second class. Consequently, they consider the Taliban's restrictions on
women unimportant, or choose to look the other way. One such head of
a U.N. agency in Kabul has often told colleagues, "the gender issue is too
dangerous, I don't plan to risk my career over it."

The director of a major American humanitarian agency in Kabul, who
asked that his name not be used for security reasons, admitted he found it
"personally abhorrent," but felt he had no choice when he had to tell his
female employees first to wear the burqa, and then to stay home. "I felt
awful that I was forcing them to veil. When you only see women in
burqas, you realize the power of covering a woman like that. You don't
treat them like people anymore, just bits of cloth moving down the street.
But on a pragmatic level, that's what had to happen to keep everybody
safe, and to keep our program moving.

"When the Taliban started threatening and then beating our guards and
drivers, we had no choice. When I realized that no one, no authority, was
going to stop the Taliban from beating women if they worked, it became
an issue of protecting the staff. I know that is a rationalization, but they
have demonstrated what the consequences are of not complying with their
edicts. And so you compromise."

He admits that there is an "incredible drift in the international community
here with regard to the gender issue. Women are told: 'Stay home, suffer
your fate, it's easier for everyone.' It's a slippery slope we're on."

One agency in Kabul, Oxfam, which is headed by a retired American
professor, Nancy Smith, chose to make a stand against the regime, and
closed down her multimillionÄdollar program until such time as the Taliban
remove the restrictions on women. With her agency charged with
restoring 40 percent of the water supply system to Kabul, a project that
would also benefit the Taliban, Smith, a wiry 65ÄyearÄold, told the regime
her agency's mandate was to relieve poverty, distress and suffering, and
that included women's. "We concluded that our core principles are not
negotiable," she says. "Oxfam will work with women in Kabul, or not at
all."

Afghan women also defy the Taliban. I visited several underground
schools that women were running for girls out of their homes. Operating
oneÄroom school houses accommodating students aged six to 24, these
dedicated women were breaking the Taliban law on a number of counts,
including the one forbidding gatherings of unrelated people. In a city
where paper and pencils are now hard to acquire, the teaching aids were
handmade from scraps of whatever they could find, including stones and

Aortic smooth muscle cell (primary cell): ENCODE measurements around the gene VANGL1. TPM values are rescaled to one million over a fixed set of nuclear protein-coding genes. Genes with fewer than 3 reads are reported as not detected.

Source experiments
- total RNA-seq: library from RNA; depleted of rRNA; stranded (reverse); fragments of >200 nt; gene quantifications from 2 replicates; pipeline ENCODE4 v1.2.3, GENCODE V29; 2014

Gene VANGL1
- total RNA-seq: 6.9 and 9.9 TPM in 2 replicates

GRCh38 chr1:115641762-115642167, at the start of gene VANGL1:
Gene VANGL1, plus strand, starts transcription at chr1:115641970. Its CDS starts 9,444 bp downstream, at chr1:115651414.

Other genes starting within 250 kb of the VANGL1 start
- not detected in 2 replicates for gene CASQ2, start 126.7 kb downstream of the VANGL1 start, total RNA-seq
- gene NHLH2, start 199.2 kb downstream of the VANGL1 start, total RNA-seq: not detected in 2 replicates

twigs.

While these women risk their safety to keep teaching, much of the regime
that threatens them are either illiterate or nearly so. Even the Taliban's
Ministers of Education and Higher Education have little schooling. Most
Talibs (the name means religious student) are young zealots, graduates of
the regime's madrassas, soÄcalled religious schools that are based, for the
most part, in Pakistan, and funded in part by the Saudis. In these
cloisterÄlike environments, boys grow up totally segregated from any
women, including those in their own families. The highest honor they can
earn there is that of qari, a Muslim honorific given to those who memorize
and can recite the entire Koran, and a number do. Sadly, however, they
learn to do so in Arabic, a language they do not understand, and is not
taught to them. Consequently, they have no idea of the rights given to
women in Islam.

"Islam dictates that education is mandatory for both males and females,"
says Zieba ShorishÄShamley, Ph.D., chair of the Women's Alliance for
Peace and Human Rights in Afghanistan, based in Washington, D.C.
Hassan Hathout, M.D., Ph.D., the director of the outreach program at the
Islamic Center of Southern California, agrees: "At the time of the Prophet,
Muslim women attained such scholarship they became teachers to
prominent men." They also worked. In fact, the Prophet met his first wife
because she was his employer. "The medical corps of the Prophet's army
was an allÄwoman corps, and in some battles, women took up swords
and joined active combat. Women participated in public affairs, were
involved in negotiating treaties, were even judges. Islam declared gender
equality through the Prophet's words, 'Women are the siblings of men.'"

Islamic scriptures are very clear on the veil: Only the prophet's wives
were required to cover their faces. In fact, when women undertake the
Islamic pilgrimage to Mecca, the Hajj, they are required to do so with
their faces uncovered. They also mingle with men not related to them.

"Obviously, the Taliban's military prowess far exceeds their knowledge of
Islam," says Dr. Hathout. Perhaps the regime's most important oversight is
the Prophet Mohammad's teaching: "There is no compulsion in Islam."

When I raised these issues with the chief mullah of the Department of
Virtue and Vice, and asked him why, if such things were good enough for
the Prophet, they weren't good enough for the Taliban, he grinned and
changed the subject. The regime's Sher Abbas Stanakzai was more
honest when he admitted, "Our current restrictions are necessary in order
to bring the Afghan people under control. We need these restrictions until
people learn to obey the government."

 

Jan Goodwin, editor of On The Issues, is an
awardÄwinning journalist and human rights activist. She
is the author of Caught in the Crossfire (E.P. Dutton),
a book on the conflict in Afghanistan, and Price of
Honor (PlumeÄPenguin Books), which examines how Islamic
extremism is affecting the lives of Muslim women.